The veteran of Belfast’s 1970s music scene tells JOANNE SAVAGE how it feels to have his life story made into a film
THE much-anticipated new movie about the life of Belfast punk godfather Terri Hooley will have its world premiere at the Ulster Hall on May 31.
Good Vibrations will be the opening film of this year’s Belfast Film Festival and tells the story of how Hooley helped local bands like The Undertones and Stiff Little Fingers find a platform on the ‘scene’ in 1970s Ulster and beyond, while his record store became a cool hub for musos, something of an oasis of pop culture amid the war-torn city.
Hooley’s story begins in the 1960s, when he set out on a teenage attempt at a music career, to last year’s news that the now iconic Good Vibrations shop – which has moved around different parts of the city – will finally close its doors.
The script for the film was written by east Belfast author Glenn Patterson and Colin Carberry, and stars Richard Dormer as Hooley.
It has the added cachet of a soundtrack provided by DJ David Holmes, plus Snow Patrol’s Gary Lightbody, Johnny Quinn and Nathan Connolly have all invested in the project.
The idea for the film was first mooted 10 years ago, but Terri is still finding the concept of his life story being transferred to the big screen quite hard to take in.
“It’s unbelievable,” he says. “I just still can’t believe it’s happening.
“I have to keep pinching myself.
“So far I’ve only seen a four minute clip of it and I thought it was fantastic. But I’ve decided to wait to watch the whole thing until it’s launched.
“I’m hoping they’ll arrange a private viewing because I think I will probably be in tears.
“They screened a rough cut of it in London and Gary Lightbody and Johnny Quinn from Snow Patrol texted me to say they thought it was amazing. I’ll take their word for it.”
His life has been defined by his love of music, so naturally Terri is particularly interested in the film’s soundtrack.
“David Holmes called me from LA when it was finished to say he was really pleased with it.
“And he did me a massive favour on this because he knows I’m a huge Shangri-Las fan from the 60s – some Shangri-Las stuff is on the soundtrack – and he got Mary Weiss to email me asking me what I wanted signed.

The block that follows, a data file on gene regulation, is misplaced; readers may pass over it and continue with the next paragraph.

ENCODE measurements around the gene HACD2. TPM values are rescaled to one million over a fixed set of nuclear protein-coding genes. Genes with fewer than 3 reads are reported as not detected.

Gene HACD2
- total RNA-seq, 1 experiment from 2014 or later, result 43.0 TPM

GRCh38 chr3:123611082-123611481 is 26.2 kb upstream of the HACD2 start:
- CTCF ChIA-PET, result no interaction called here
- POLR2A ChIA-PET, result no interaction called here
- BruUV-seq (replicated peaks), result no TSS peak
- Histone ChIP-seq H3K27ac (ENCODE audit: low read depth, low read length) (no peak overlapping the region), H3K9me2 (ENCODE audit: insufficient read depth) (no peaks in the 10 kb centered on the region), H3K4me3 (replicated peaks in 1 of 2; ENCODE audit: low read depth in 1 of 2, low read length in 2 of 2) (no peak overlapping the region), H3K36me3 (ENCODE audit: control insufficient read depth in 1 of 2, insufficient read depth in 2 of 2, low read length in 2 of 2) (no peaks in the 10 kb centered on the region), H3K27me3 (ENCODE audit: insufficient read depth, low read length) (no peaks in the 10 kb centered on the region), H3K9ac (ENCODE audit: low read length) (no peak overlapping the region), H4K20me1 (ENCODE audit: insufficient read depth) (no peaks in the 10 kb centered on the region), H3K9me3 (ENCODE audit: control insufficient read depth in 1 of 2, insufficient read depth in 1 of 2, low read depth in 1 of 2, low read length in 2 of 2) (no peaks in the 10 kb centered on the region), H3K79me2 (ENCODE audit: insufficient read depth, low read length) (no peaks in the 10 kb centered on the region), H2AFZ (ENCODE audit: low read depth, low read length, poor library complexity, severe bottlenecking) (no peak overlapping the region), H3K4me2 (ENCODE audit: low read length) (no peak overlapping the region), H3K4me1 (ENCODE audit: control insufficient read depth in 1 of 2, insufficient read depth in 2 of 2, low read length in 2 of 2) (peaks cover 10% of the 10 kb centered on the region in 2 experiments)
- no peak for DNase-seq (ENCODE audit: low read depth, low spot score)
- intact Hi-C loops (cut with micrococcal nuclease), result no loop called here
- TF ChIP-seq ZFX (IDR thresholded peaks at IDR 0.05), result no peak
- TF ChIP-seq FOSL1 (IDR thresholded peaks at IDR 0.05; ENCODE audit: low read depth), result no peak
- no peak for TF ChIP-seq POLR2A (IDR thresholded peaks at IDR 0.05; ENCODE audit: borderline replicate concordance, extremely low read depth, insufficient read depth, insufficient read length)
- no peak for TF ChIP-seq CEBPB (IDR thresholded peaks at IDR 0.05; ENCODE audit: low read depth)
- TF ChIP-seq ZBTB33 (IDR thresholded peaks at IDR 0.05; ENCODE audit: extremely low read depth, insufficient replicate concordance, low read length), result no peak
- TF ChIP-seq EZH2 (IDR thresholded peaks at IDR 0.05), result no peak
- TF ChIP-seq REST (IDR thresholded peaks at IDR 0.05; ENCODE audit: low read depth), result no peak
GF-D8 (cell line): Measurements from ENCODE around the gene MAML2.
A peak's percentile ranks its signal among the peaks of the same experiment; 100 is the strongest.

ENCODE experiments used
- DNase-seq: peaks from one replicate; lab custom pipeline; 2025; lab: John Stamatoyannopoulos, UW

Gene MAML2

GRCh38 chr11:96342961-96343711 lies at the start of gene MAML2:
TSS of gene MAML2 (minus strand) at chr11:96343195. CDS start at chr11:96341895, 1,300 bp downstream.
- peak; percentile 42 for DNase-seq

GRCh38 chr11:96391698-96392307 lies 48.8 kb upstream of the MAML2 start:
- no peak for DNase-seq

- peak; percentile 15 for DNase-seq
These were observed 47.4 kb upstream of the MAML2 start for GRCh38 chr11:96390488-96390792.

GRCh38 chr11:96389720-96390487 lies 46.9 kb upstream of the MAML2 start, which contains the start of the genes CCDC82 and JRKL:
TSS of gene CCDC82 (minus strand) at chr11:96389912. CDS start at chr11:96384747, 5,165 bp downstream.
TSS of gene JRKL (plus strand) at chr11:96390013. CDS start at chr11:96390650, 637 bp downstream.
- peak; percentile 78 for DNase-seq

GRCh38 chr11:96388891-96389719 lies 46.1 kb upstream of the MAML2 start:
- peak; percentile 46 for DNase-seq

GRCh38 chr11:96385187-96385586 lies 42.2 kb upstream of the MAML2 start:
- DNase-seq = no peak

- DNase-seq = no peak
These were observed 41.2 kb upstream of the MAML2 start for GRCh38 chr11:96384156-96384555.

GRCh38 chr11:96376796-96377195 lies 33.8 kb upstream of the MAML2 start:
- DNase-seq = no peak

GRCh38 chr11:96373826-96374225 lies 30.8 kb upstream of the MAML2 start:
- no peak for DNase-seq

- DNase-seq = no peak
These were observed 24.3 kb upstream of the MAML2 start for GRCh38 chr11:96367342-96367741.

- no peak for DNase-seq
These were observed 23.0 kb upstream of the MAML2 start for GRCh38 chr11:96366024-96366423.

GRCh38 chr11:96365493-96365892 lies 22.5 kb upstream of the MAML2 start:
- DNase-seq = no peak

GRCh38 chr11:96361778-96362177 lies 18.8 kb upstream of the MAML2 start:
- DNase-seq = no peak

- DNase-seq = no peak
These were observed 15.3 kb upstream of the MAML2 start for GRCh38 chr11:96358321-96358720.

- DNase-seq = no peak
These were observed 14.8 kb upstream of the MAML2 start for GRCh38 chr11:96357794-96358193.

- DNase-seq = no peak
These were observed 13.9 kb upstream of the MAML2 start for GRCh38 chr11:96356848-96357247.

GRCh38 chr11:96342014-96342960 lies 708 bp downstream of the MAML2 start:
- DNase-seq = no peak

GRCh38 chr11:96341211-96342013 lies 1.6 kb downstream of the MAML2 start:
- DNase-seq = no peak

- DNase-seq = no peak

“When David comes over for the film premiere he’s going to bring two signed posters for me so it’s double excitement.
“I know he’s also got some country and some reggae on there too.”
Lisburn actor Richard Dormer, Terri confides, has managed to pick up all his mannerisms and ways with almost unnerving accuracy.
“He can do me better than I can do myself. But he can’t drink as much as me.
“He and I went out to the John Hewitt for a drink when he was preparing for the part and people were saying they’d never seen me so quiet, but it was because I knew he was studying me and I found that very strange – quite freaky really.”
Does he recognise that it’s because he’s had such a mad, brilliant, colourful life that it’s now the basis of an entire film?
“Well I don’t know,” he says. “It hasn’t been boring anyway.” Which is to put it mildly.
Directed by husband and wife team Glenn Leyburn and Lisa Barros D’Sa, Good Vibrations has been funded by BBC Films, the Irish Film Board and Northern Ireland Screen, and boasts a cast and crew teeming with local talent.
“I didn’t visit the set too much while it was in production because I knew with Glenn and Lisa it was in such good hands,” adds Hooley.
“Many of the crew who worked on this film actually worked for less than they would normally because they wanted to see Good Vibrations made.
“They did this for love of the story.”
Tickets for Good Vibrations can be purchased at the Belfast Film Festival website at http://www.belfastfilmfestival.org.
The festival runs from May 31 until June 10 with screenings held in venues across the city.
Other highlights include the UK premiere of Shadowdancer, written by ITV’s political editor Tom Brady and starring Gillian Anderson and Clive Owen.
The festival finishes with the European premiere of Oscar-winner Terry George’s Whole Lotta Sole, a comedy filmed locally starring Brendan Fraser and Colm Meaney, with original screen score by Snow Patrol.
Visit http://www.belfastfilmfestival.org for more information.
Read the article at newsletter.co.uk.